How smart are smart homes really?
A home that can learn what its inhabitants need. What sounded like science fiction just a few years ago, is now a reality. But do "smart homes" really improve the quality of life and living or can one easily make do without these technical gadgets?
In a smart home, various technical devices are digitally networked with each other. From HVAC and household appliances to consumer electronics, everything can be controlled centrally: intelligent heating systems can be operated when traveling or simply regulate their heating behavior themselves – ideally even saving energy. Modern security technology can be used to check whether someone is visiting your house while you are away, whether the basement is getting flooded, or whether your children have made it home from school safely. Even entertainment systems are reaching the next level in smart homes. Activate cinema mode via voice control and the TV and HiFi system turn on automatically, the light dims, and the relaxed evening can begin.
Enthusiasm looks different
All these are examples of technological innovations that should make our everyday life more efficient and comfortable. A good thing. However, smart home installations are still not nearly as popular as you would think. While most Germans recognize the term by now, the technology itself has not yet established itself. Installation numbers are increasing only slowly. According to an estimate of Statista, there will be only about 720,000 smart homes in Germany till the end of the year.1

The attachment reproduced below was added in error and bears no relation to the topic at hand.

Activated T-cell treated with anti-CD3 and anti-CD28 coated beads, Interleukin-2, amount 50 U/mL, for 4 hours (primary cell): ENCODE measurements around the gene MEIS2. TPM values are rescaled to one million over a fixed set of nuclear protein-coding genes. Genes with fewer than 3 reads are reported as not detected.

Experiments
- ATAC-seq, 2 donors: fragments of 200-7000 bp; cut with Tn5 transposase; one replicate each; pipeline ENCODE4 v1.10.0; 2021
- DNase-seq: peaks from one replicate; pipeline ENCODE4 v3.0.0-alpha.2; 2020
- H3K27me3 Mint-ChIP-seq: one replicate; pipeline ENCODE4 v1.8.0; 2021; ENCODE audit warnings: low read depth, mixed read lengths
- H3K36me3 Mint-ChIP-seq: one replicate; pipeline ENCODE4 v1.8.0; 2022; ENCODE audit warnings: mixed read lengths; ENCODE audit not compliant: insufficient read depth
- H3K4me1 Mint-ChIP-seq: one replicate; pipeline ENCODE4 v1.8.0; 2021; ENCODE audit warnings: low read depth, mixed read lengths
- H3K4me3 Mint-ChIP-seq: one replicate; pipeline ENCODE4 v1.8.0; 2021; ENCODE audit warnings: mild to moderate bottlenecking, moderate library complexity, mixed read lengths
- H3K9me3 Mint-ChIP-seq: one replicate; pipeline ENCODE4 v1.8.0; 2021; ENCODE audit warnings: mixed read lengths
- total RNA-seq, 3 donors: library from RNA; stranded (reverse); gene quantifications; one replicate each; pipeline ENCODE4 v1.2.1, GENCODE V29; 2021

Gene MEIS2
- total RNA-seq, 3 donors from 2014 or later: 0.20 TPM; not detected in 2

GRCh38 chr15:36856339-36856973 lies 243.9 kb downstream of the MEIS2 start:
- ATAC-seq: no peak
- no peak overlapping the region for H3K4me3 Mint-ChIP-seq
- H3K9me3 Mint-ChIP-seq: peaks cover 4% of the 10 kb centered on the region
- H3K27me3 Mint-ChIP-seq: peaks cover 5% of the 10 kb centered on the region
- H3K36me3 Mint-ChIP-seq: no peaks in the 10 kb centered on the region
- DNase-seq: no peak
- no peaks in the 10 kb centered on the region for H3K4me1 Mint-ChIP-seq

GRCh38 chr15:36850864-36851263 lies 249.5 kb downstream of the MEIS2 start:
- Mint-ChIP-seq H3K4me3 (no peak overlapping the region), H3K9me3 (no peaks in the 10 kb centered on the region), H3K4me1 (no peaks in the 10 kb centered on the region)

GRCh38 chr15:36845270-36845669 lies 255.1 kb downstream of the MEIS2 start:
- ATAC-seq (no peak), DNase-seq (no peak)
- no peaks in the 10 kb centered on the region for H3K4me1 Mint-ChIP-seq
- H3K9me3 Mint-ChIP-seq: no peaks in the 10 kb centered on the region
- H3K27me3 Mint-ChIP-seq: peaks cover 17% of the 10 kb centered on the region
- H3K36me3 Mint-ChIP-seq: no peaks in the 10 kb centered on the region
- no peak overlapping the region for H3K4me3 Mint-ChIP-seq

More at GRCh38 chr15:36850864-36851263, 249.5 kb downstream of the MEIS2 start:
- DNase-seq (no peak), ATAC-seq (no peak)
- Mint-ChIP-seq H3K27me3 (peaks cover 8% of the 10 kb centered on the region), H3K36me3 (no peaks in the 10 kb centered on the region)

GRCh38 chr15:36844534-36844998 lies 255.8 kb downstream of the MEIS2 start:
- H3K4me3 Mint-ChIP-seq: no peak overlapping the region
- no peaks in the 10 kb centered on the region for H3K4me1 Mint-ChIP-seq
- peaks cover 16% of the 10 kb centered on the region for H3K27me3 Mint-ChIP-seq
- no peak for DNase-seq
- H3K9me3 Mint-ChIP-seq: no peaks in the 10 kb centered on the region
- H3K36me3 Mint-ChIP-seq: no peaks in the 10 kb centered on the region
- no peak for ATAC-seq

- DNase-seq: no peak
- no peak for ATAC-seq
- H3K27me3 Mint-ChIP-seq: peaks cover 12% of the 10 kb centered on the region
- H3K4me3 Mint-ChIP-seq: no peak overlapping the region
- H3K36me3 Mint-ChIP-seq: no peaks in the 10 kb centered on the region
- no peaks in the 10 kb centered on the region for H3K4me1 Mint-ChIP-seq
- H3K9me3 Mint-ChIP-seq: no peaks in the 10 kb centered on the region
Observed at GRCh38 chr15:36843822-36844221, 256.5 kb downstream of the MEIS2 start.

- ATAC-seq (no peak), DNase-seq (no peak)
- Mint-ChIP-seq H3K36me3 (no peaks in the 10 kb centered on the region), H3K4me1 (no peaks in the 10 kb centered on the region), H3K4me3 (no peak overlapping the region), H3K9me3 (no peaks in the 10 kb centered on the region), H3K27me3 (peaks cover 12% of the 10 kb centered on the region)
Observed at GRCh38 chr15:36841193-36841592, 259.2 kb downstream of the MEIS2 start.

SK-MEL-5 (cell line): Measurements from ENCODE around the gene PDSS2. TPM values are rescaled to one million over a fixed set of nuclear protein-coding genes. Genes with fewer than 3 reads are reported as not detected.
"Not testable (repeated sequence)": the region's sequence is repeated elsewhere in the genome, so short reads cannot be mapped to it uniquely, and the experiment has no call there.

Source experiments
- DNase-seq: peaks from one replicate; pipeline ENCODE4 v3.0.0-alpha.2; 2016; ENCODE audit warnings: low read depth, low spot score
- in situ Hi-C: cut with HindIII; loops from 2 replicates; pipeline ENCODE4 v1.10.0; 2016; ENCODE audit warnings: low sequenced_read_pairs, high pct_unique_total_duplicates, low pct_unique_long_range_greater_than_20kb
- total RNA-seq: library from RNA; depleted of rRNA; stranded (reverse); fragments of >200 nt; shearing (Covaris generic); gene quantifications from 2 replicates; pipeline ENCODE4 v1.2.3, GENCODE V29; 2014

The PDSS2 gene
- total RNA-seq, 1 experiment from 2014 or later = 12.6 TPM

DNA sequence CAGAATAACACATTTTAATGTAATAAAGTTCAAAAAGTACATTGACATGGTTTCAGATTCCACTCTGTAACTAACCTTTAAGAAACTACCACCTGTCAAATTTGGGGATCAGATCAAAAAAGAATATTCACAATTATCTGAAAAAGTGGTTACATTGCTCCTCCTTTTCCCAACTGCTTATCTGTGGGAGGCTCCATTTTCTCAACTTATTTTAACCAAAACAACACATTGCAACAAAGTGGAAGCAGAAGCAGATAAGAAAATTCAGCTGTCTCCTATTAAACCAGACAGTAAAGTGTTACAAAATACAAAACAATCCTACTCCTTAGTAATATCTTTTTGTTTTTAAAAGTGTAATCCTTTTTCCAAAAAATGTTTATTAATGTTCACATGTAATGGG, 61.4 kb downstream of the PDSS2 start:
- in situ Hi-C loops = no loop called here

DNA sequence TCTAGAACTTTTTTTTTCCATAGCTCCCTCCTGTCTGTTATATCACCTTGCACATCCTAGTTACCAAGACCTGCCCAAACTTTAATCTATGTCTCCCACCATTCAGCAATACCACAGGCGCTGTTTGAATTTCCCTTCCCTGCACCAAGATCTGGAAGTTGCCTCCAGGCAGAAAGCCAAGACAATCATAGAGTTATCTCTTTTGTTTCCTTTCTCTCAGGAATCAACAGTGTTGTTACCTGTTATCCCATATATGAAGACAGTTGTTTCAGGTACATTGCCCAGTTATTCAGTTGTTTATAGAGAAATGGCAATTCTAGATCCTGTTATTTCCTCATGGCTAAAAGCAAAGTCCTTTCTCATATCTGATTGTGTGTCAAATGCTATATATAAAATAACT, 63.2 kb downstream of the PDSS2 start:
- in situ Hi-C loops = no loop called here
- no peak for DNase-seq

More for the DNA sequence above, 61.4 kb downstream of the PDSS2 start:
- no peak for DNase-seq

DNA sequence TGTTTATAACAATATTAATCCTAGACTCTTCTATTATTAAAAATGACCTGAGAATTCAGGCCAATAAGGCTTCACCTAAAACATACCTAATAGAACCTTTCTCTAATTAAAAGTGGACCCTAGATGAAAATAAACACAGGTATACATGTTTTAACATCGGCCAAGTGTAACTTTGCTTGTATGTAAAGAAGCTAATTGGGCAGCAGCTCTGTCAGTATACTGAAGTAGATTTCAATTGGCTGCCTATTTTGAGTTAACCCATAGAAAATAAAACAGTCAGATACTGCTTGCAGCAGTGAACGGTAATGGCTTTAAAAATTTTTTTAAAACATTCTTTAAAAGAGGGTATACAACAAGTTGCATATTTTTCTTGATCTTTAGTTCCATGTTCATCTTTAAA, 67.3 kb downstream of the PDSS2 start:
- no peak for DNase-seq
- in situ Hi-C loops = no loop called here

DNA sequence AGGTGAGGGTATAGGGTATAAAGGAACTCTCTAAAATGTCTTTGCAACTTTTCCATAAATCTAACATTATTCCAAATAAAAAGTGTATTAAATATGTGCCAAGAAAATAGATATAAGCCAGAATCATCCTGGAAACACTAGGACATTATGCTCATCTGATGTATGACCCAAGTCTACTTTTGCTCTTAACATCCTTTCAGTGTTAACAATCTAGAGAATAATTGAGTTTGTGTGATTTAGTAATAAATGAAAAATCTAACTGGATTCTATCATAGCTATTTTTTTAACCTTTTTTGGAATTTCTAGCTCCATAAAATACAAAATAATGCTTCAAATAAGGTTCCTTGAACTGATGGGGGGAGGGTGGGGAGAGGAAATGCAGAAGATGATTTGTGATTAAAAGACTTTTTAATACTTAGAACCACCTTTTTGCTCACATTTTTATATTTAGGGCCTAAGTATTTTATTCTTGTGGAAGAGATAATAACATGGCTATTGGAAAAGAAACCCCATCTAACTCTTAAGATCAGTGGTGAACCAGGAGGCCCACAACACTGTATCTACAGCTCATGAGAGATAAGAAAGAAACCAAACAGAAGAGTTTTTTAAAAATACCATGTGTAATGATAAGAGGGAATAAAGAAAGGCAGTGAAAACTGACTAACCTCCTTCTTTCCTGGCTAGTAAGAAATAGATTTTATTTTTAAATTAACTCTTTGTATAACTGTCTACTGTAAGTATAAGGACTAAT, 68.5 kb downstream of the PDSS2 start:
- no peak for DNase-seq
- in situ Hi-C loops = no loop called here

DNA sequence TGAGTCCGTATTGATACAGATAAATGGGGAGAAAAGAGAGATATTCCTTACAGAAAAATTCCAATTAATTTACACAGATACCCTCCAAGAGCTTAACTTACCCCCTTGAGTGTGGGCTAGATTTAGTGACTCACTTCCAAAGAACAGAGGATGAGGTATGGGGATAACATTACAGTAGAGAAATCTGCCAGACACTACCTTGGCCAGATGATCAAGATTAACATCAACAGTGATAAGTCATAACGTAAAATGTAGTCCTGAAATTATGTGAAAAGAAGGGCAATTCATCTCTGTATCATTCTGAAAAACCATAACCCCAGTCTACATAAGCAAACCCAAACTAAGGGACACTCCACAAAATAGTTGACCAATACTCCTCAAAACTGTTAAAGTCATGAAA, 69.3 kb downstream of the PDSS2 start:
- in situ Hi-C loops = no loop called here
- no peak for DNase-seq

"Is this smart or can we throw it out?"
Why are people so reserved? The first important factor are high costs. In addition to buying expensive smart devices, you have to pay for the installation of the systems and constant maintenance. And it is questionable to what extent the use justifies the costs. Especially older generations are very skeptical here.2 Is it really necessary for the light to turn on automatically when people enter the home, even though you could just use the light switch?
The topic of security is another sticking point. At the moment there are no prescribed security standards for smart home products. There is merely an inspection by the Association of the Electrical, Electronic and Information Technology.3 A current example is Amazon Key, the company's smart door lock. This lock monitors the entrance area per camera and lets mail men with packages into the home when nobody's there. In some tests, experts already managed to trick the camera. This does not exactly inspire confidence. However, consumers should not only be worried about their stuff, but even more so about their data. When connecting smart home components, a lot of confidential data is uploaded to a cloud, like for instance when the owners are usually at home. Storing this personal data comes with the fear of hacker attacks.
The future looks bright
The fear of possible risks is offset by a large number of tempting benefits and possibilities. Especially young consumers are fascinated: About 32 % of the so-called "early adopters" stated in a survey that they found smart home concepts "very interesting". And a whole 52 % considered it at least "interesting". The foundation has been laid. Experts predict that smart homes will establish themselves in the next few years.4 One can expect that the manufacturers will minimize the security gaps in their products, alleviating the skepticism of the older crowd. And experience shows that prices will also decrease over time. According to the study "Smart Home + Building", the situation will change fundamentally in the next ten years: in particular in new buildings, smart home installations are to become part of the basic equipment to permit more security, comfort, and energy efficiency.5